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יונ10

Written by: ronen ariely
10/06/2017 04:23 RssIcon

Many-To-Many relationship

Good day readers,

This is short post I publish as an answer to a question in the MSDN forum. In this post I will go very fast on the theoretical topic and will move to a short demo.

Note! There are a lot of much better deep publication online, and if you want to understand the topic in more depth I highly recommend to read one of these. I add links to several tutorials at the end of the post.

Background: relationships

Relationships between groups of entities is the basic of relational database (like SQL Server), which based on the relational model of data. This model organizes all the entities of the same type in a table, with a unique key identifying each row in the table as a specific entity of that type.

Relationships between different entities (for example type A and type B) can be: (1) One-To-One relation, which mean that each entity type A is related to a specific entity of type B, and that specific entity type B cannot be assigned to another entity type A. (2) One-To-Many, which means that each entity type A can be related to multiple entities of type B, but each entity of type B can only be assigned to a single entity of type A. (3) Many-To-Many relation, which means that each entity type A can be related to many entities type B and vice versa.

Relational database system implements relations by using foreign key, which point to the related unique key identifying the row in the other table (named Primary Key). When multiple rows in table B have the same foreign key pointing to the same row in table A, we Implementing a One-To-Many relationship.

Since foreign key can only point to a single row in the other table, this model cannot implement a direct Many-To-Many relationship between rows in two entities tables.

Many-To-Many relasionship

In order to implement Many-To-Many relationship using this model (based on foreign key), we use a third table (called “join table”, “junction table”, or “relation table”). Instead of direct relationship between the two entity tables A and B, we implement a One-To-Many relationships between our entity tables and the junction table.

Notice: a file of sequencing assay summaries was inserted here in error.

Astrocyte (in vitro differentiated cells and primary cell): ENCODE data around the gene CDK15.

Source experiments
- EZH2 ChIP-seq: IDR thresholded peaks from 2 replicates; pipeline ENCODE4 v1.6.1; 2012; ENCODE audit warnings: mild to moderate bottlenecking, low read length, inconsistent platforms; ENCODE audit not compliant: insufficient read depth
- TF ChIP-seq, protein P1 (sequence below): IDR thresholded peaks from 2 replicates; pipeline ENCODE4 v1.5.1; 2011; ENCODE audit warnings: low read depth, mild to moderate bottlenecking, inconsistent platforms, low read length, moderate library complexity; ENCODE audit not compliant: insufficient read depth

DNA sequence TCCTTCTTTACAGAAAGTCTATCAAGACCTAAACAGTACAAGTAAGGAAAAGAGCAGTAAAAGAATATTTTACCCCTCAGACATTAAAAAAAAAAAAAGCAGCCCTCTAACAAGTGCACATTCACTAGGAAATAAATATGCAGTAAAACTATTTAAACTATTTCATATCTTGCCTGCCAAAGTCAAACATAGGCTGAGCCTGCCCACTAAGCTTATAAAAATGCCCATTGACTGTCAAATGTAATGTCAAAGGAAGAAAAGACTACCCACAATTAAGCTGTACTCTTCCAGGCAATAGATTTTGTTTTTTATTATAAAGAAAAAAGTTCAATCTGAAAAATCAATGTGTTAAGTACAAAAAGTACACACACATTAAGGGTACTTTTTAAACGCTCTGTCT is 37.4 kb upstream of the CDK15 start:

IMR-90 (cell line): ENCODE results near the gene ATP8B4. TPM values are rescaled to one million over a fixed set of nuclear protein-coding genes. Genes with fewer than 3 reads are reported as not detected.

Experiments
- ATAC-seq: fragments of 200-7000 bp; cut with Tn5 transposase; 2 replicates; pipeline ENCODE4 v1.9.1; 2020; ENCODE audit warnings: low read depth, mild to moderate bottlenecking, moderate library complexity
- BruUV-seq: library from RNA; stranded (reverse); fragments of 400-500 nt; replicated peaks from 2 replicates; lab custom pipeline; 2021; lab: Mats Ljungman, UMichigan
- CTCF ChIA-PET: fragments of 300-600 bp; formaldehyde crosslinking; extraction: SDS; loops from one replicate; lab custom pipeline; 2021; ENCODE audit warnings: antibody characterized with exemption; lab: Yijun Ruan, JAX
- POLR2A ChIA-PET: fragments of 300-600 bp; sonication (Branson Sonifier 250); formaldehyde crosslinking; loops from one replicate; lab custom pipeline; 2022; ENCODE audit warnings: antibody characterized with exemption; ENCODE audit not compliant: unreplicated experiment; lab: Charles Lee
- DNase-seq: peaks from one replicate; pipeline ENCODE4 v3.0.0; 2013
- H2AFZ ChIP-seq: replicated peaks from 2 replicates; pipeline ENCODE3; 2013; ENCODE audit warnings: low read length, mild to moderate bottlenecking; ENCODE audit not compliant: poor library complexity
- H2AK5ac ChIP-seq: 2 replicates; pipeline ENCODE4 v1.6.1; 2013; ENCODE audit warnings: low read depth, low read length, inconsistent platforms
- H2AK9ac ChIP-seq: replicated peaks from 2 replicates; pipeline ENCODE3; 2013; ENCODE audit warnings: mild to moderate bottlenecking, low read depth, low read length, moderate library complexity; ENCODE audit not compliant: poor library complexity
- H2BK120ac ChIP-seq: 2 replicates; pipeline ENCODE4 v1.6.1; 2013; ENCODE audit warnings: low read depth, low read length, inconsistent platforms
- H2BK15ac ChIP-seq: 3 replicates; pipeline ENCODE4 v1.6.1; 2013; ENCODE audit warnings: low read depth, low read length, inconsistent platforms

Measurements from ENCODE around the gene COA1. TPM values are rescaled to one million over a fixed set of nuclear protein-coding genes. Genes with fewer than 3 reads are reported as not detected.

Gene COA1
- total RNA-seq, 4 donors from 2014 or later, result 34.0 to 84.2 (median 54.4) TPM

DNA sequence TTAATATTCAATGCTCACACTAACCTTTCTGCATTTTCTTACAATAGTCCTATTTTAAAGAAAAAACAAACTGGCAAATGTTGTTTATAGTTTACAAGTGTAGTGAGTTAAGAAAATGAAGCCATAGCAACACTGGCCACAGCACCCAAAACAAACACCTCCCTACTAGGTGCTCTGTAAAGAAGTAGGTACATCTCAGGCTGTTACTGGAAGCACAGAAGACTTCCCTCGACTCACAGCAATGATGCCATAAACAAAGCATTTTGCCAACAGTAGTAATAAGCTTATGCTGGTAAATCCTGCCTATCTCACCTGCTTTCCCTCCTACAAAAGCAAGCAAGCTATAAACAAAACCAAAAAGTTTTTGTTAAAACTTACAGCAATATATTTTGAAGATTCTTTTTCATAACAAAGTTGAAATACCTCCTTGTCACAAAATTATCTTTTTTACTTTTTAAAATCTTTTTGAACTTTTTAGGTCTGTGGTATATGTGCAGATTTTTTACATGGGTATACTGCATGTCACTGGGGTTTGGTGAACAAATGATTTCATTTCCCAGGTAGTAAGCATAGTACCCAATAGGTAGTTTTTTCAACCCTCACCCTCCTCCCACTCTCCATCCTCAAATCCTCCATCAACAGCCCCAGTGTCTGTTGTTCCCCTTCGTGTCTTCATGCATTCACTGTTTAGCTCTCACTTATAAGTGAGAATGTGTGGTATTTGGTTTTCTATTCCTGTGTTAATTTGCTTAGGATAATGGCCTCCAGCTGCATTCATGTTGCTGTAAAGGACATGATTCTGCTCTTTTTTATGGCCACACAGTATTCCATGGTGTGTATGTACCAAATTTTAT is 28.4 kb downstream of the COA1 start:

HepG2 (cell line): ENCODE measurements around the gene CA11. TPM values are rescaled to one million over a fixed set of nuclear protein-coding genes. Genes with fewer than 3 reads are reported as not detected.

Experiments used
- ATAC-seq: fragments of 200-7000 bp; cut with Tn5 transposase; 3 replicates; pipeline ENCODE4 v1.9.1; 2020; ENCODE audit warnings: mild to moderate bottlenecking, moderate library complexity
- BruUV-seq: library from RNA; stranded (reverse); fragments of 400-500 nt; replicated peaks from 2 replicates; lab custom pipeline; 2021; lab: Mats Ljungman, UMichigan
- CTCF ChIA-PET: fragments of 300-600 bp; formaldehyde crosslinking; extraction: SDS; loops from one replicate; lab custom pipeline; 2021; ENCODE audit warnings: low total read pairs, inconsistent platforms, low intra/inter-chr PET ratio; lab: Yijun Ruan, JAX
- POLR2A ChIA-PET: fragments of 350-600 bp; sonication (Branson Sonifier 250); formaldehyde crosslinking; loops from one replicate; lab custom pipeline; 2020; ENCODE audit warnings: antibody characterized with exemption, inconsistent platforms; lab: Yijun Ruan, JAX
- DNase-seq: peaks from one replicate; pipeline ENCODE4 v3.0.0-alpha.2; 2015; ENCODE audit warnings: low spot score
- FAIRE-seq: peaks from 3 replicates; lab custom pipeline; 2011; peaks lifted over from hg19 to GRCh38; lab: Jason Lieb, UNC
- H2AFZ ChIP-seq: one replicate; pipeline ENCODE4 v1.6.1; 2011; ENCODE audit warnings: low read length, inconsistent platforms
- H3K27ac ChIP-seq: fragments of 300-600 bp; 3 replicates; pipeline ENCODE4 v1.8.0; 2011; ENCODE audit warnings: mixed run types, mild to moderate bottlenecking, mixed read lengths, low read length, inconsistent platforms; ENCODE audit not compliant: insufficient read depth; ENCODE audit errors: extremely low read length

A good example of Many-To-Many relationship is a Role-based access control (RBAC), where entities type USER granted or denied privileges/Permissions according to SET of ROLEs assigned to them.

In this case we have two entities types USER and ROLE, and the relationship between these is Many-To-Many. Each USER can have several ROLEs, and each ROLE can be assigned to several USERs.

        

Demo: implementing Many-To-Many relationship

In this short demo I will implement a basic Users-Roles relational structure.

Let’s create the entities tables (DDL):

DROP TABLE IF EXISTS Ari_Users_Tbl;
 
CREATE TABLE Ari_Users_Tbl (
 
    UserId int IDENTITY (1,1) PRIMARY KEY
 
    , UserName NVARCHAR(10)
 
)
 
GO
 
DROP TABLE IF EXISTS Ari_Roles_Tbl;
 
CREATE TABLE Ari_Roles_Tbl (
 
    RoleId int IDENTITY (1,1) PRIMARY KEY
 
    , RoleName NVARCHAR(100)
 
)
 
GO

And we need some sample data to work with (DML)

insert Ari_Users_Tbl (UserName)
 
VALUES('Ronen') ,('Ariely') ,(pituach)
 
GO
 
insert Ari_Roles_Tbl(RoleName)
 
VALUES
 
    ('MSDN Moderator'),('TechNet Wiki guru'),('MVP'), ('Wiki Author')
 
    ,('senior consultant'),('applications & data architect')
 
    ,('Microsoft TechNet WIKI communities’ leaders'), ('Blogger')
 
GO

 Now we need to create the relation between our users and their roles. For this we will create a junction table and fill it with the relations data

CREATE TABLE Ari_UsersRoles_Tbl(
 
    RelationId INT IDENTITY (1,1)
 
    , UserId INT
 
    CONSTRAINT FK_UserId FOREIGN KEY (UserId)   
 
    REFERENCES Ari_Users_Tbl (UserId)   
 
    ON DELETE CASCADE  
 
    ON UPDATE CASCADE
 
    , RoleId INT
 
    CONSTRAINT FK_RoleId FOREIGN KEY (RoleId)   
 
    REFERENCES Ari_Roles_Tbl (RoleId)   
 
    ON DELETE CASCADE  
 
    ON UPDATE CASCADE
 
)
 
GO
 
INSERT Ari_UsersRoles_Tbl (UserId, RoleId)
 
VALUES
 
    (1,1), (1,2), (1,3), (1,4)
 
    ,(2,1), (2,3), (2,5), (2,6), (2,8)
 
    ,(3,1), (3,3), (3,4), (3,7), (3,8)
 
GO

       

See also

·         Many-to-many relationships